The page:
How many cars do you keep yourself?
I always tell people, ‘I never give that number out, basically because my wife, if she ever really knew how many cars we had, she’d probably have a fit.’ We’ve got a great collection of cars. We’re very serious about making sure for the amount of money that we have to spend on cars that we’re investing properly. But it’s not just the investment; it’s making sure that you love the car. But what we do, we have a daughter with autism. She’s 23 years old now, and we have a trust fund set up for her that’s funded with cars. So it’s just like a portfolio in the stock market.
Does a car’s value always increase over time?
Not really. … If it appeals to you, and you’re hopefully going to break even with the car, I always say that’s a good investment, because you’re getting something out of it, your enjoyment. But if you want a car for a good investment, it’s like buying a stock in the stock market. Get someone’s advice that’s really educated in the field. Some cars will lose money; some cars are going to gain. We always try to invest in automobiles that are very limited production cars. Cars that they made 45,000 of, it’s not really probably a great investment, because there’s a lot of them out there. But the cars that they only made five of, 350 of, whatever the number is, as long as it appeals to you and it’s a low-production car, I think you’ll always make out in the long run.
Do you get giddy like a little child when you find a great car out there?
It’s all about the chase in the show. That’s what it is really. It’s all about hearing about something.
I’ll give you an example. A few months ago a guy got a hold of me about a 1929 Pierce Arrow Dual Cowl Phaeton that had been in a garage for 55 years. He said, ‘I think … she wants to sell it.’ So I just picture that in my mind, what it looks like sitting in this garage with probably all the tires flat and all dusty. That’s the stuff that really gets me enthused. It’s like Christmas morning. You know what’s sort of in the box, but you can’t wait to open the box. And once you open the box and you play with the toy for a while, it just becomes another toy. But it’s that anticipation that’s so exciting.
So this Pierce Arrow, we went and there were trees growing up in front of the garage door. And nobody’s opened the door on this garage in 55 years. What a thrill to open it up. It’s like opening a tomb, you know, King Tut. You don’t know exactly what you’re going to find, but you have some kind of idea.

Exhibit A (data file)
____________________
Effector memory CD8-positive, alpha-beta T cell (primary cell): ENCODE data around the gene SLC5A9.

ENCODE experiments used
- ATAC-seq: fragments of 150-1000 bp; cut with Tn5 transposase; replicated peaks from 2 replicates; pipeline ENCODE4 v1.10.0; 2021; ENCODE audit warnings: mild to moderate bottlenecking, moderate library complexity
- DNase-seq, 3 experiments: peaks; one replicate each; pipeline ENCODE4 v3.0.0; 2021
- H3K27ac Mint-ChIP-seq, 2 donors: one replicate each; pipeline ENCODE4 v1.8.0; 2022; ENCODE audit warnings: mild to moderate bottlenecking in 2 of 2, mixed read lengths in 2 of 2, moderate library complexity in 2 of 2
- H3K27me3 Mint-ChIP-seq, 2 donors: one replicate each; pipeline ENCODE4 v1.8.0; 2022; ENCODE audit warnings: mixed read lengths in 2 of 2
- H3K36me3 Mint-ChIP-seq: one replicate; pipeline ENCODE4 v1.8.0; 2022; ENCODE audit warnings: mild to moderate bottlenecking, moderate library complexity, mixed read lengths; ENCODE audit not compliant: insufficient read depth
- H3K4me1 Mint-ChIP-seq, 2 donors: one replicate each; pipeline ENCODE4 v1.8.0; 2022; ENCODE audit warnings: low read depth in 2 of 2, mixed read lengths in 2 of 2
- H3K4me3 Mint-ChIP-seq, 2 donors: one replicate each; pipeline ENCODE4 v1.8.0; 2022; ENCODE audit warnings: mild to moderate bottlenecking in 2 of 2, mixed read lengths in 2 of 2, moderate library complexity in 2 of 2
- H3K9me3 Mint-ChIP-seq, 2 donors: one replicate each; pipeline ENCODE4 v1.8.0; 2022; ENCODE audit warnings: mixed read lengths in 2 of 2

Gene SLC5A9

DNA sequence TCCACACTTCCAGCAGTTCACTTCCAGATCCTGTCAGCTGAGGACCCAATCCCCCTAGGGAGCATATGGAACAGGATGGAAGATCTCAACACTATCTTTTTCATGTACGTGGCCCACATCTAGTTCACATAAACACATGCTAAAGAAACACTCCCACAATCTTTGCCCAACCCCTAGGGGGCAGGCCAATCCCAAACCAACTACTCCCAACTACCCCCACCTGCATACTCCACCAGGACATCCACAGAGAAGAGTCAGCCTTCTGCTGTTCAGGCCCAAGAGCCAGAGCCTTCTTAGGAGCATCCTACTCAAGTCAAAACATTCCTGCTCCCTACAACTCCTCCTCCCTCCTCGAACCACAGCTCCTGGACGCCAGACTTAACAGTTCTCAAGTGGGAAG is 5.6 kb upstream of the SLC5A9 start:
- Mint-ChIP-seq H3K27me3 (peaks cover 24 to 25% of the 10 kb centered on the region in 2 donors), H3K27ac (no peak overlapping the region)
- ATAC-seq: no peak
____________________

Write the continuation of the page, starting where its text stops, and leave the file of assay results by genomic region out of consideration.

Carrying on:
We dragged it out of the garage, and the girl stood there for about five minutes and all of a sudden went over to the car and started weeping. Now this was her father’s car, and she enjoyed going to car shows and things with her father when she was a little kid. She looked around at me after about five minutes, composing herself and she said, ‘I can’t sell you the car. I’m sorry. I just can’t do it.’ So here we go home, and now we’re empty-handed. But I’m persistent, and I called her every week. And I sent her notes.
She called me day before yesterday, and she says, ‘I’ve made up my mind. I want to sell you the car.’ So I bought it yesterday. So now that story continues on.
Will you ever retire?
I was brought up in a farm family, and nobody ever retired. You worked in the field, so to speak, until you just dropped. First off, I’m having too much fun. Chasing the cars is one thing, but the relationships and the friendships you make are the biggest part of this. You make such great friends and meet such nice people all over the world, all over the country. Why would you ever want to give that up? I would never want to sit in front of a television during the day. … I don’t mind playing golf, but I wouldn’t want to do it every day of the week. But I want to do this until I’m gone. The answer to your question: I’ll never retire, because this is too much fun.
By John Soltes / Publisher / John@HollywoodSoapbox.com
Chasing Classic Cars airs on the Velocity channel. The special crossover episode featuring Wayne Carini on Discovery Channel’s Auction Kings airs Thursday, July 12 at 9 p.m. Click here for more information.